Convincing and moving statements by Seda Basay and Abdulkerim Şimşek
The trial day began later and ended already around noon as accused Wohlleben once more complained of back pains and was examined by a doctor in the morning.
Counsel Basay first concluded the closing statement which she had begun yesterday. After a short section on the totally unbelievable statement of Beate Zschäpe, Basay dealt in detal with the question of local NSU supporters in Nuremberg.
The four crime scenes in Nuremberg – those of the murders of Enver Şimşek, Abdurrahim Özüdoğru and Ismail Yaşar and of the bombing attack on the pub “Sonnenschein” (“Sunshine”) – show quite clearly that the prosecution’s thesis that all scenes had been scouted out by Böhnhardt and Mundlos alone is implausible. Continue reading
Closing statements on the murder of Enver Şimşek begin
The trial day began with the closing statement of counsel Goldbach, who represents victims of the nail bomb attack in the Keupstraße. He began by speaking about his clients, their dashed hopes of fact-finding through the trial. He also stated that his clients, like others, had not allowed the NSU to force them out of Germany, are currently living normal and content lives here.
Goldbach than turned to the accused and showed why he believes that accused Wohlleben and Eminger are guilty of aiding and abetting the Keupstraße attack. Of course, none of this will be provable given the sloppy investigations not only before, but also after 2011.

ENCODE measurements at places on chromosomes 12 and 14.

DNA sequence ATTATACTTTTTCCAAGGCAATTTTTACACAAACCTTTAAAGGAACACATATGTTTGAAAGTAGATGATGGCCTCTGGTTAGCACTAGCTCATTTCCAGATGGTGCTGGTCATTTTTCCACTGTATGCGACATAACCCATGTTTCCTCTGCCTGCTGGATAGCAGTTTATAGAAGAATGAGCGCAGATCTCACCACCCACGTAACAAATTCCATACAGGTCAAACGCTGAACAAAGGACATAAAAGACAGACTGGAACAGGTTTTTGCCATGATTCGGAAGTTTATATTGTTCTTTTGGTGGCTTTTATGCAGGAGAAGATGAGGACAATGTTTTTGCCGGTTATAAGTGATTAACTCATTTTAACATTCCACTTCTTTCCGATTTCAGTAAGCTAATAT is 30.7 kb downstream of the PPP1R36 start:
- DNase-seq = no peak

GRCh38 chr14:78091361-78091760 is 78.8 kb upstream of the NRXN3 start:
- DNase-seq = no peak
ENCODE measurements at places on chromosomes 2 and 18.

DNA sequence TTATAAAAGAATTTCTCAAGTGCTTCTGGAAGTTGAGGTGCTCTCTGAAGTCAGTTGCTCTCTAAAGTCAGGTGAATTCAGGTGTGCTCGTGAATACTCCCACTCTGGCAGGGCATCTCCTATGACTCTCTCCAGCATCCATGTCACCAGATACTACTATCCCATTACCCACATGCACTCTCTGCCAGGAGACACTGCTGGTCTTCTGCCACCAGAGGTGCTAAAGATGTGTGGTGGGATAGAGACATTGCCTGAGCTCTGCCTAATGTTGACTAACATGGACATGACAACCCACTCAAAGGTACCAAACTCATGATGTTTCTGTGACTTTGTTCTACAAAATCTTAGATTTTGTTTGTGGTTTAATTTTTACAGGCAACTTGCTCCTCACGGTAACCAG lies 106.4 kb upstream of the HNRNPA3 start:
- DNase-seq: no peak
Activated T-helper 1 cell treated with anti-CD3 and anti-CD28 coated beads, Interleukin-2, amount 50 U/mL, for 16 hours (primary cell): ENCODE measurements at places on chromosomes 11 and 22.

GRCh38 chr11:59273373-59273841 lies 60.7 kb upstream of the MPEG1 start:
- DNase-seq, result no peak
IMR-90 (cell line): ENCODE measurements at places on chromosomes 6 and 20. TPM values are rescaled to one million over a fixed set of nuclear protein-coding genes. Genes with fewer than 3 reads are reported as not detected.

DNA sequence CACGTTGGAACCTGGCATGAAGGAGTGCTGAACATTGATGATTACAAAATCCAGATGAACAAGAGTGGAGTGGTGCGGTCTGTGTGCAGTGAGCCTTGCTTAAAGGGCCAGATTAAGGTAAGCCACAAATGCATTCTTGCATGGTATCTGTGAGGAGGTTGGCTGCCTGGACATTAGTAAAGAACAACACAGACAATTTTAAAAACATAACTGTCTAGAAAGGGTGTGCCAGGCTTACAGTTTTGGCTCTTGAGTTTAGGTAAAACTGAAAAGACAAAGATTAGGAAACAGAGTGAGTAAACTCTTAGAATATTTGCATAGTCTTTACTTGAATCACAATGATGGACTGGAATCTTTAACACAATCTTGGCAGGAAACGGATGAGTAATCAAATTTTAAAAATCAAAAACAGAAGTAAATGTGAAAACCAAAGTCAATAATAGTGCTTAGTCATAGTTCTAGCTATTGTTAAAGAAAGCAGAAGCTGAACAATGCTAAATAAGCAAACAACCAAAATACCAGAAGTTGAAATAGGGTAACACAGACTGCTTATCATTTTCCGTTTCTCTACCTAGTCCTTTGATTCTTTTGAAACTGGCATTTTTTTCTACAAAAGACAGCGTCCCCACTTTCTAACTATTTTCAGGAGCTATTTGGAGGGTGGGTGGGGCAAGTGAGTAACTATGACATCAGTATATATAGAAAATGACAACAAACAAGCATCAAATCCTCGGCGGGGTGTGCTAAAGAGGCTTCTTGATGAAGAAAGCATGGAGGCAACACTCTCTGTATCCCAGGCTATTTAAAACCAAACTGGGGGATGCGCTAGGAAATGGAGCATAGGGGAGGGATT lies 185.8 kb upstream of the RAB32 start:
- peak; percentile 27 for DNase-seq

Moving closing statements by victims’ counsel, and one question mark
Today’s closing statement by counsel Prof. Behnke, who represents a brother of Mehmet Turgut, killed by the NSU in Rostock, leaves us at a loss as to how to report on it: how to report on a statement calling for a “return” to the code of criminal procedure – but hardly mentioning any procedural arguments at all? How to answer a counsel who states that institutional racism does not exist in German administrative agencies, that claims to the contrary are the actual problem – and who obviously does not even understand what the term means, who talks about “structural racism” and claims that the term has been invented during the trial (on which claim see only wikipedia)? Continue reading
Closing statements on the murders in Rostock and Nuremberg
The first closing statement of the day could only start after an hours’ delay. Before that, the Wohlleben defense objected to the presiding judge’s reaction to earlier statements. They claimed that victims’ counsel Schön and Reinecke had both made statements on the penalties to be assessed to the accused and made motions in that regard, and that this was inadmissible and should have been stopped by the presiding judge. The prosecution asked for a four hour delay in order to comment on that objection in detail, a request which led to an embarrassing outburst from Zschäpe defense counsel Heer, who accused the presiding judge of strikingly partisan behavior favoring the prosecution as the defense was never given that much time – it should be noted that he held forth in this manner before the court had even decided on the requested delay. In fact, the delay did not occur as counsel Langer had announced that he would not make a statement on penalties in his closing statements. Continue reading